The college is currently in the process of selecting a merchant to work with to create a different ID program. The meal programs cannot be designed before the ID system is put in place.  Greg Brown, Vice President for Finance and Administration, explains that the new ID technology is key to changing the meal plan.

“What enables us to be more creative is having better software … So if the ID card is smarter we can be more flexible. [Y]ou know the old system really didn’t have the ability to do more,” said Brown.

The college is planning on choosing a company to work with in the next few weeks. After the company is chosen, the college will begin working to develop the new IDs with the goal of piloting the project in the fall of 2016.

According to Executive Director of Auxiliary Services Anthony Coschignano, the plan is to add local merchants to the meal plan next year and have the meal plan completely redesigned by the fall of 2017.

After the new ID cards are designed, the college will start working with local merchants to allow students to use meal points in the Ville. This is part of addressing student’s requests to make meal plans more flexible. Sharples and Essie’s opening hours have little flexibility, and this project will allow students to have more meal options and control over their points to meal ratio.

Coschignano says the college is hoping to make the meal plan more adaptable by expanding meal number options and possibly allowing an option for meals per semester instead of meals per week.

“I think we’re responding to what the community really wants. I know I’ve heard from students and Dean Braun has heard from students that they’d like to have the ability to go downtown more and I can tell you the merchants would welcome that too,” said Brown.

In order to help in the redesign of the meal plan, the college has formed the student-run dining committee. The goal of the committee is to help integrate student opinion into the process.

“Sometimes I use my meal points at the end of the semester just because I have them left. And sometimes I go to Hobbs or the Co-op because I want something. It would be nice to be able to use my points on things I need instead of just using them up” said Serena Sung-Clarke ’19.

Students on the committee are also concerned with increasing options for students with dietary restrictions.

“I definitely think we need more variety, healthier options, greater awareness and inclusion of those with dietary restrictions, and additional hours of operation. I am hoping for changes that allow for these things and give students more of an opportunity to make choices about what they are eating,” said one committee member who requested to remain anonymous.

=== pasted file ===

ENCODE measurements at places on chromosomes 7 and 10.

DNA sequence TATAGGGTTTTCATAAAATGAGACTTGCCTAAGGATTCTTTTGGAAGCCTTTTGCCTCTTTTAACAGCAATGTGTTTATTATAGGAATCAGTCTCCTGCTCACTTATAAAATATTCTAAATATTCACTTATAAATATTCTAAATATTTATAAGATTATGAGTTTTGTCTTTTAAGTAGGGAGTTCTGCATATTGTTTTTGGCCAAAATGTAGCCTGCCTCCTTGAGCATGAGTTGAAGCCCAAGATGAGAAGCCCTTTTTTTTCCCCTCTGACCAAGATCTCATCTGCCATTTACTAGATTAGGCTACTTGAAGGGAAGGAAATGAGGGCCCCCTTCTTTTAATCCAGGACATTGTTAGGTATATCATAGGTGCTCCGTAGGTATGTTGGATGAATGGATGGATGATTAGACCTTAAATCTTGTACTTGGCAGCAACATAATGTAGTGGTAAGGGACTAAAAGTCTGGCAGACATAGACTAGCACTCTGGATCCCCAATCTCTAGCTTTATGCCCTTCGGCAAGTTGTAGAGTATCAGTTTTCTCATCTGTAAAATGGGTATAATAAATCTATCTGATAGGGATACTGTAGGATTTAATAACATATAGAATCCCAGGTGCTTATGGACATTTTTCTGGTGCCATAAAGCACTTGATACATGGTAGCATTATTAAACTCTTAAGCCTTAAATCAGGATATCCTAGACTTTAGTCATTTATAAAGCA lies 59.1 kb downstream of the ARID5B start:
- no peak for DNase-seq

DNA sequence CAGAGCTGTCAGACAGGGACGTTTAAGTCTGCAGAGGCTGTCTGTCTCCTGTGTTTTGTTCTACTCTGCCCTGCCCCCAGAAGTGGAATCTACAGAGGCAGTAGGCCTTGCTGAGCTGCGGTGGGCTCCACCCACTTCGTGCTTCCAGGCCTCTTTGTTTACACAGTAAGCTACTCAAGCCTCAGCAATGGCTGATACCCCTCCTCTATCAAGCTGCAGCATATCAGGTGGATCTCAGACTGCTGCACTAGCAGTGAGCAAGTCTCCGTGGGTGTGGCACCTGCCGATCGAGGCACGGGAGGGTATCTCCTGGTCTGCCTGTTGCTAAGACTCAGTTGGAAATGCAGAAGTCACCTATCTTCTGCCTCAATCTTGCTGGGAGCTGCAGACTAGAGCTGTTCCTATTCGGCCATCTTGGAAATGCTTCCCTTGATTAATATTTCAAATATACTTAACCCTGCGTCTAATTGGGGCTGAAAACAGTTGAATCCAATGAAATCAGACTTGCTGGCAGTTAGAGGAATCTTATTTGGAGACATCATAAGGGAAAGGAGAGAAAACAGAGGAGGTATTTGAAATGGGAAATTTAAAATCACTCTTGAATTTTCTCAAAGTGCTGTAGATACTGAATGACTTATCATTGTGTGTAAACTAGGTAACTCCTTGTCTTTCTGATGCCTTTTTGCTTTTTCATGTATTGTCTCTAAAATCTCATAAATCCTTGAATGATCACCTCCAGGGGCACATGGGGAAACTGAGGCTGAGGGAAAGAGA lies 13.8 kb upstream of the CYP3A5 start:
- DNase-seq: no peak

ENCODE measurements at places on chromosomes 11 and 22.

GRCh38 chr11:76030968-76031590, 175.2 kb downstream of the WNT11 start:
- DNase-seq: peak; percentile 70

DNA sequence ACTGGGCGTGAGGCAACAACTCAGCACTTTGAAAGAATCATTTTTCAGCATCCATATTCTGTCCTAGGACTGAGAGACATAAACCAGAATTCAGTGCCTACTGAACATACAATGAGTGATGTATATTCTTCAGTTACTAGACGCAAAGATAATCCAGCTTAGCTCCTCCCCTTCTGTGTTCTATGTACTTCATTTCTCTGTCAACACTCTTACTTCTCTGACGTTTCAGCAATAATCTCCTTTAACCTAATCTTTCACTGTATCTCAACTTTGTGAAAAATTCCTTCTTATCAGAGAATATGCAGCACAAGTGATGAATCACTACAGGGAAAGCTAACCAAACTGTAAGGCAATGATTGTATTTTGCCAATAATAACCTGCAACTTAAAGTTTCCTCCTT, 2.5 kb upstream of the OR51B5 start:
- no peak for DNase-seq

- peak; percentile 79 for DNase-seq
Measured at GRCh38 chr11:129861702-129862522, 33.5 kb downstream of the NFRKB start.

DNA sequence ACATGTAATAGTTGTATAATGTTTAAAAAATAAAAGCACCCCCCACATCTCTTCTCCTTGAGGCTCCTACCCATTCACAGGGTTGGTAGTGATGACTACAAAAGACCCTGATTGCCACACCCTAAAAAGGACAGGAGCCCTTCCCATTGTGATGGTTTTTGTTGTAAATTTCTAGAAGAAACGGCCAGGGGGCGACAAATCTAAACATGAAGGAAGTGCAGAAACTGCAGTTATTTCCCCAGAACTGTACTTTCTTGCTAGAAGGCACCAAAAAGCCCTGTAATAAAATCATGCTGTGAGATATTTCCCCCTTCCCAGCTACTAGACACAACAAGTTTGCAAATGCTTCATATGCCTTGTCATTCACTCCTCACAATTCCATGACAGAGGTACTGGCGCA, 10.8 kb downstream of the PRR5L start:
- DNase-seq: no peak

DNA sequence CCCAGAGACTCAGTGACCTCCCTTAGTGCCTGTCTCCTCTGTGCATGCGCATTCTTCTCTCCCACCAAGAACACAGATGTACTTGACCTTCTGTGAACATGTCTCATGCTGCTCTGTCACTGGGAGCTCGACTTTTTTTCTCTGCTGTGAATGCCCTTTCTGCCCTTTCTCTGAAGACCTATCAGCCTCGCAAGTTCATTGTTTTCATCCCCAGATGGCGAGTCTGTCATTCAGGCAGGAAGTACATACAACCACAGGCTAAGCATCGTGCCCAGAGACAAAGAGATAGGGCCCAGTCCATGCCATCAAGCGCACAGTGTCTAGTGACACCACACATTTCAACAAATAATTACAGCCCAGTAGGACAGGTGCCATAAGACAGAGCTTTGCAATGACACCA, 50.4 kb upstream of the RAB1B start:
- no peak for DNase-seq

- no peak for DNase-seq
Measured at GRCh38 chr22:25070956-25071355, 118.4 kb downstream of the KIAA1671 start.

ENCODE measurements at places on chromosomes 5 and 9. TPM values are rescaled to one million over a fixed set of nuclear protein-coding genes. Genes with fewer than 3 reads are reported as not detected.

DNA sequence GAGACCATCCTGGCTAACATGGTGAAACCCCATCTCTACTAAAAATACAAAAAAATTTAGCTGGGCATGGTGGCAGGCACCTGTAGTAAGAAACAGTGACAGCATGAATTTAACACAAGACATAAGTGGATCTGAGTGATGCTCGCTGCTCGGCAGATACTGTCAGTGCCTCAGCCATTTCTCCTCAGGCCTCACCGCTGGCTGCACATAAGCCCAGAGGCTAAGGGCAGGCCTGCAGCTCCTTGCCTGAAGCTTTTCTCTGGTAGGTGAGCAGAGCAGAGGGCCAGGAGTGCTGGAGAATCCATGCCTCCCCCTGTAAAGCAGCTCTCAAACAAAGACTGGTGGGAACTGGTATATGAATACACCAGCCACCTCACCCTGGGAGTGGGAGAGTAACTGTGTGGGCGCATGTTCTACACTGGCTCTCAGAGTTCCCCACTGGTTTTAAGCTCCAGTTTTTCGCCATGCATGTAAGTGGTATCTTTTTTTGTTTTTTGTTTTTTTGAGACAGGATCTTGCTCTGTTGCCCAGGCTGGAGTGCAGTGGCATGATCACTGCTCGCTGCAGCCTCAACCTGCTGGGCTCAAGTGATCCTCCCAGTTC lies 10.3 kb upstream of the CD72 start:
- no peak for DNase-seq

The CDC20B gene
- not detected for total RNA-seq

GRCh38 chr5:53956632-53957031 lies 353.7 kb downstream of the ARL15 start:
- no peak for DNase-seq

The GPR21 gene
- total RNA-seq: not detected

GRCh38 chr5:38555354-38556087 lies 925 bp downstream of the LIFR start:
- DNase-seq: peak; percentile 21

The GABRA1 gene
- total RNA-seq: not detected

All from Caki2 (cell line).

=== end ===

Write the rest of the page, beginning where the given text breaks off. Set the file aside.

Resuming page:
The Dining Committee and members of the administration will continue to meet during the semester to finalize details of the new meal plans.

Finding comfort and adventure in Philly

in Campus Journal/Columns/Philly Beat by

Geographically, I like to believe that Swarthmore is the best of both worlds —  the serene beauty of the gorgeous arboretum and the proximity of several major cities. As we are all aware, Swarthmore’s population is home to a plethora of backgrounds, too. It is home to people who have grown up eating different foods, celebrating different cultures, and engaging in a multitude of activities that the “Swat bubble” is unable to fully provide. Many of us have grown up in large cities, and miss the sense of dynamism the city exudes, and sometimes we forget that in our own vicinity there are so many places to go and things to see — that surprisingly make us feel completely at home.

I am a Kenyan national, with South Asian roots, and spent my whole life growing up in Dubai. I chose to write this column because Swarthmore’s proximity really aided my transition to college. It surprised me that when I first got to campus as a freshman and asked a few others around me what they would recommend in the area, there were little to no responses. I took the initiative and spent a significant portion of my first year exploring the region, dragging friends along with me, whether it was to a South Asian restaurant that provided me with the closest thing I would get to a home cooked meal, or finding a Middle Eastern restaurant or lounge that culturally made me feel like I was back in Dubai for the night. Along the way, we found some incredible hole-in-the-wall restaurants, karaoke lounges, salsa bars and more. Whatever we wanted to do or try was right there, we just had to find it.